Working with Logic Analyzer in PSLab application

This blog demonstrates the working of Logic Analyzer instrument available in PSLab Desktop Application. It also includes a detailed description of the features available in the Logic Analyzer instrument. Also, it provides a step by step guide on how to work with the Logic Analyzer provided by PSLab which will be beneficial to first-time users.

What is a Logic Analyzer?

A Logic Analyzer is an electronic instrument used to capture and display digital signals with an added functionality of providing the time difference between different edges of different pulses. It is mainly used to observe the time relationship between different digital signals. An example of a standard Logic Analyzer available in the market is as shown in figure 1.

Figure 1. Standard Logic Analyzer

How to generate different digital pulses in PSLab?

Logic Analyzer needs to be provided with some input of digital pulses among whom time relationship is to be found out. Digital pulses generated from different systems can be directly provided as input to the logic analyzer for analyzing. But PSLab provides a functionality to generate digital pulses up to some constrained frequency.

Following are the steps to generate different digital waves in the PSLab desktop application :

  • Go to Advanced Control Section of PSLab app. The screen should look like one as shown in Figure 2.

Figure 2.  Advanced Control Section

  • PSLab device provides generation of maximum four digital waves at once. In this example, I will proceed by utilizing all the four pins i.e. SQR1, SQR2, SQR3, SQR4 (where SQR = Acronym of square wave generator and the number next to it is the pin ID available on the PSLab device). Set the duty cycles for each of the pins as desired (try to keep all the duty cycles different from each other to understand the process of measurement easily). After setting it should look something like Figure 3.

Figure 3. Configuring PWM

NOTE: User can also set phase angle for different waves but I will proceed keeping all without any phase difference.

  • Now set the frequency of the digital waves in the tab provided next to text Frequency and then press the SET button. This should generate desired digital waves when connected.

How to analyze the generated waves in Logic Analyzer?

  • Now go to the Experiments section and click on the Logic Analyzer instrument as shown in Figure 4.

Figure 4. Test and Measurement Page

  • Now a screen as shown in Figure 5 should open which is the main screen for Logic Analyzer Instrument.

Figure 5. Logic Analyzer Main Page

On the right, you can see three buttons i.e Start, Plot Data and Raw Data. Below that selection for the number of channels is provided. And at last, the time measurement tool is provided which can measure the time difference between different edges of different digital waves. The graph at the center is the place where all the waves generated will be plotted.

  • Now as we have generated four different waves, we need to navigate to Four Channel Mode in the Channel Selection section. There you can observe four pins i.e. ID1, ID2, ID3, and ID4 are selected by default as shown in Figure 6. So, we need to connect the pins SQR1, SQR2, SQR3 and SQR4 with pins ID1, ID2, ID3 and ID4 on the PSLab device.

Figure 6. Channel Selection Section

NOTE: There are several options available for plotting the digital waves besides the one selected in the above image i.e.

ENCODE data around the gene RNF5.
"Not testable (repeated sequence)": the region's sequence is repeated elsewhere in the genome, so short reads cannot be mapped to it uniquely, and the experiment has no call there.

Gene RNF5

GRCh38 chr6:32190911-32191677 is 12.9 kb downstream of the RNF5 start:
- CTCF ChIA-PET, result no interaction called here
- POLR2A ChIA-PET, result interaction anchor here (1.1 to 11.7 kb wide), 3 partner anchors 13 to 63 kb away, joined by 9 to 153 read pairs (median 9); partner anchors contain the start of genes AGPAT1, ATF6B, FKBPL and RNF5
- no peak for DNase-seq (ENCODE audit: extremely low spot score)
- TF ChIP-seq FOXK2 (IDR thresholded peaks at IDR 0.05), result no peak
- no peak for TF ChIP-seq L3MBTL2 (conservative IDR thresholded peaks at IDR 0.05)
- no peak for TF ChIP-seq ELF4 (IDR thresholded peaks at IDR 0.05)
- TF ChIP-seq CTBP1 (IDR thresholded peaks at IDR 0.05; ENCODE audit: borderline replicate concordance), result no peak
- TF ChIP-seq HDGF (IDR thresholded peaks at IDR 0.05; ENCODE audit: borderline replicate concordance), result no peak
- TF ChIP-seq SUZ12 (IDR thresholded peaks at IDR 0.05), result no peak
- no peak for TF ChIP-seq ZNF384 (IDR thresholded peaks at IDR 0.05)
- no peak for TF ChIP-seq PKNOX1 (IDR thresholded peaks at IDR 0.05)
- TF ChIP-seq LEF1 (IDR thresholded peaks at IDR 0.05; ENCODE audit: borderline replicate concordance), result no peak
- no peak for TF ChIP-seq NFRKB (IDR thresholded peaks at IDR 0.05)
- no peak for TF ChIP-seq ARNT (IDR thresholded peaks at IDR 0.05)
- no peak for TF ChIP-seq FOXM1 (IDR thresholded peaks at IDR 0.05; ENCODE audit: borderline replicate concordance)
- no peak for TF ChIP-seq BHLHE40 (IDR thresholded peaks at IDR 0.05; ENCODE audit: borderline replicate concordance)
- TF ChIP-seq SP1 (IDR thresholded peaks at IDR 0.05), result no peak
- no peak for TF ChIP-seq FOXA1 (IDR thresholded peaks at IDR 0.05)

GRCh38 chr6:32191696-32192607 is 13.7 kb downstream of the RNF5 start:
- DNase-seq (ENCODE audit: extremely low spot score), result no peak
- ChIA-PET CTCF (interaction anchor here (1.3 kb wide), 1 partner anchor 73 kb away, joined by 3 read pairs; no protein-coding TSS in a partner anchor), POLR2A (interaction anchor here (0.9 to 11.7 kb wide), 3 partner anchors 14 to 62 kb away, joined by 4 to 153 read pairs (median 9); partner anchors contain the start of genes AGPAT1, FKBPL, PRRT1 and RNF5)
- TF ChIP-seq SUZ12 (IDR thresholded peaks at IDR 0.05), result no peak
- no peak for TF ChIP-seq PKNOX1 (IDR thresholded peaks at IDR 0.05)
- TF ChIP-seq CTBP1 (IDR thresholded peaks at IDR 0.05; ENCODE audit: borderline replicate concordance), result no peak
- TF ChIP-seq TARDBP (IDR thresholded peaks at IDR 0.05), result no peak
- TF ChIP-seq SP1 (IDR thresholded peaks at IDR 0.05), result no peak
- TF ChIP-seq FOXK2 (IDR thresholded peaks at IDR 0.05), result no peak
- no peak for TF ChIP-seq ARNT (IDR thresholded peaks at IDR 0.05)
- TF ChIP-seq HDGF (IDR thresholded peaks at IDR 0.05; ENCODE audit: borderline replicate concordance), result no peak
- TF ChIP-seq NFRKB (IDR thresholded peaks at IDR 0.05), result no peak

1. Every Edge – Plot every edge of the signal
  2. Falling Edges – Plot only falling edges of the signal (When a signal comes from 1 to 0 state)
  3. Rising Edges Only – Plot only rising edges of the signal (When a signal comes from 0 to 1 state)
  4. Disabled – Don’t plot the selected wave

Figure 7. Connecting wires on PSLab device

  • Connect the wires on the PSLab device as shown in Figure 7.
  • Now, as the device is connected, we can use the three buttons located at the top right corner to plot the digital waves. The functionalities of all the three buttons are as follows:
  1. Start – It collects exactly 2500 sample points from the wave generated to be plotted
  2. Plot Data – It plots the data on the graph if the samples are collected successfully
  3. Raw Data – It provides a sheet containing time at particular intervals and the difference between the data points at that particular time
  • Press the Start button and as soon as the samples are collected, press the Plot Data button. Then the screen should look something like Figure 8.

Figure 8. Final graph of input provided

Zoom in further, and the screen will look like Figure 9.

Figure 9. Zoomed In graph for better visualization

  • So now, the waves are plotted and are ready to be analyzed. Time difference between any two edges for any two distinct or a similar wave can be found out by using the TIME INTERVAL MEASUREMENT TOOL which is as shown in Figure 10.

Figure 10. Time Interval Measurement Tool

  • The working of this tool can be explained by taking an example as follow :

Figure 11. Configuring the Time Interval Measurement Tool

Suppose time difference between the rising edge of ID1 and falling edge of ID3 is to be measured. So, set the parameters as shown in Figure 11 for the following situation.

The timeout of the Logic Analyzer can be set to any desired value from 10mS to 9999 mS. Here, I will proceed with 10mS of the timeout. Now, press the measure button to see the result. It will be same as the Figure 12 shown below if all the configurations are set as the one in the  example :

Figure 12. Calculated time difference displayed

So in this way, many calculations can be taken out very easily and can be viewed at once at a single place without manually doing any calculations. Also, the data generated can be stored in the local system by pressing the Save Data button located at the bottom right corner.


  1. PSLab Desktop Application – (Link to repo)
  2. PSLab device pins sticker –